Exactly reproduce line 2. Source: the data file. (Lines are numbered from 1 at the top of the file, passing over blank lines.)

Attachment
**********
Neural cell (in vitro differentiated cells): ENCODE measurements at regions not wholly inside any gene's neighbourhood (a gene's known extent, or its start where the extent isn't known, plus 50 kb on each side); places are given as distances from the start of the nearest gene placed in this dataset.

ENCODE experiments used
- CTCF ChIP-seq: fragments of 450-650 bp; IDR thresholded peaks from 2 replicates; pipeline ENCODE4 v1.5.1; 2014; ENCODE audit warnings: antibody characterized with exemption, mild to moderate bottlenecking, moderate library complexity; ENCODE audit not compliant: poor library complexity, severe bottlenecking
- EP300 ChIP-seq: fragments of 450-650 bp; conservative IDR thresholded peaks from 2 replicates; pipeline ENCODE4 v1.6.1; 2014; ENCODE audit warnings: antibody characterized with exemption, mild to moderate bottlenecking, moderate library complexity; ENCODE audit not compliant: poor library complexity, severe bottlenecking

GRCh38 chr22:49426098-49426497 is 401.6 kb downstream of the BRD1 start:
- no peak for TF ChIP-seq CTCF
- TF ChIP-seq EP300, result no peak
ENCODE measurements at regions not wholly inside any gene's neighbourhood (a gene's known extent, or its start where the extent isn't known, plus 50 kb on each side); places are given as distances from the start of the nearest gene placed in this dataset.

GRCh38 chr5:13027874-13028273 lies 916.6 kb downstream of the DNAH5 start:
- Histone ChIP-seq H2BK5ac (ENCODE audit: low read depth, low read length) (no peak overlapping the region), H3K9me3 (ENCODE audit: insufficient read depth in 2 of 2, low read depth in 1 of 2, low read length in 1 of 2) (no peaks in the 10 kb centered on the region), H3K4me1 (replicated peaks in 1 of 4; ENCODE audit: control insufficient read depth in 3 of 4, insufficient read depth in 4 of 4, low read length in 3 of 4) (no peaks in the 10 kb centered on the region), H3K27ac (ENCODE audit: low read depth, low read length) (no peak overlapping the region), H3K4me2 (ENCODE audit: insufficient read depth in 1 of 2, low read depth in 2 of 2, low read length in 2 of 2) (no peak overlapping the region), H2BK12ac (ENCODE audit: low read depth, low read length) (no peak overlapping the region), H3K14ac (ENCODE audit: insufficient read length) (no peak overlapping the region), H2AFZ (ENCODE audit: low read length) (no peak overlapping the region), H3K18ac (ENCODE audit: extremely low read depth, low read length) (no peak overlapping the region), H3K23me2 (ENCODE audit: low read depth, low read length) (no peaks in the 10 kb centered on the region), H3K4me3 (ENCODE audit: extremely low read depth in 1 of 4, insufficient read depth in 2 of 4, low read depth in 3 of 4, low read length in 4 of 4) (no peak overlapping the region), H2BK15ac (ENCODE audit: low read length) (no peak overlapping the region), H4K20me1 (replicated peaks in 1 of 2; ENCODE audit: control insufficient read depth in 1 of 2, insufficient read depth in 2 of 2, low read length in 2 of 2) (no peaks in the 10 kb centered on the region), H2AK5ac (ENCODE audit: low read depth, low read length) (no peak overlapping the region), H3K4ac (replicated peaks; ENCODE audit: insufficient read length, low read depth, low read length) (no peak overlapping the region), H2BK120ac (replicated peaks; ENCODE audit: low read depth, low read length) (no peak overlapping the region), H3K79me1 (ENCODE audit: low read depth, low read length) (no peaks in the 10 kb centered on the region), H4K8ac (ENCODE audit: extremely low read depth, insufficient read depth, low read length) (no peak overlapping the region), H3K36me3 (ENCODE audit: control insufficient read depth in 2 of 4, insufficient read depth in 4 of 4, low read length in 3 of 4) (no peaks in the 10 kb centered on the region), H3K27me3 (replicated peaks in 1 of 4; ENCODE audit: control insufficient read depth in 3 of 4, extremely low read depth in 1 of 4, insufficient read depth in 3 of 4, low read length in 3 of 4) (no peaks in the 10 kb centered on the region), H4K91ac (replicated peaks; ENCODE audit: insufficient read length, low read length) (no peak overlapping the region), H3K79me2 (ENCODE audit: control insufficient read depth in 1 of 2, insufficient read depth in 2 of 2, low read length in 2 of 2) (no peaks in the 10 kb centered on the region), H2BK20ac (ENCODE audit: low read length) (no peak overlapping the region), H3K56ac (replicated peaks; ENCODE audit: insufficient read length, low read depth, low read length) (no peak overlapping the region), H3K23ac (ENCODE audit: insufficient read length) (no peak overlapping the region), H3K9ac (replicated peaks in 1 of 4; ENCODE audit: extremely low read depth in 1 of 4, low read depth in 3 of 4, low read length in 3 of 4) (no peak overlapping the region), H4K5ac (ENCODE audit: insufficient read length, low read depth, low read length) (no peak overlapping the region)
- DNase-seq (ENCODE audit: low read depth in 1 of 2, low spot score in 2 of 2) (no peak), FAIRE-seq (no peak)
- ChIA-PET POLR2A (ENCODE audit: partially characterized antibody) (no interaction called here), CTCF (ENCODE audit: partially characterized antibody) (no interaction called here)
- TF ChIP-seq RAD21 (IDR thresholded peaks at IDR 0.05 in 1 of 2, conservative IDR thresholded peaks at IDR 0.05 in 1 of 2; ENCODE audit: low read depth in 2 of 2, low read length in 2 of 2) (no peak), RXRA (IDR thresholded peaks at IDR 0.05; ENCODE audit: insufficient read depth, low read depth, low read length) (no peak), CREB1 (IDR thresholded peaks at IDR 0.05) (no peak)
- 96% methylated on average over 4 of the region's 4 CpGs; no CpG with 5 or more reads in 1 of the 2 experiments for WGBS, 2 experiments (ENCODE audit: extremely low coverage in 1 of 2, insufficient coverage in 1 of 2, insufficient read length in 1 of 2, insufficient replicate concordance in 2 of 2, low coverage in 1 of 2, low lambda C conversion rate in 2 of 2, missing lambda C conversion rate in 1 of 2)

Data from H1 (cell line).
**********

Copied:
ENCODE experiments used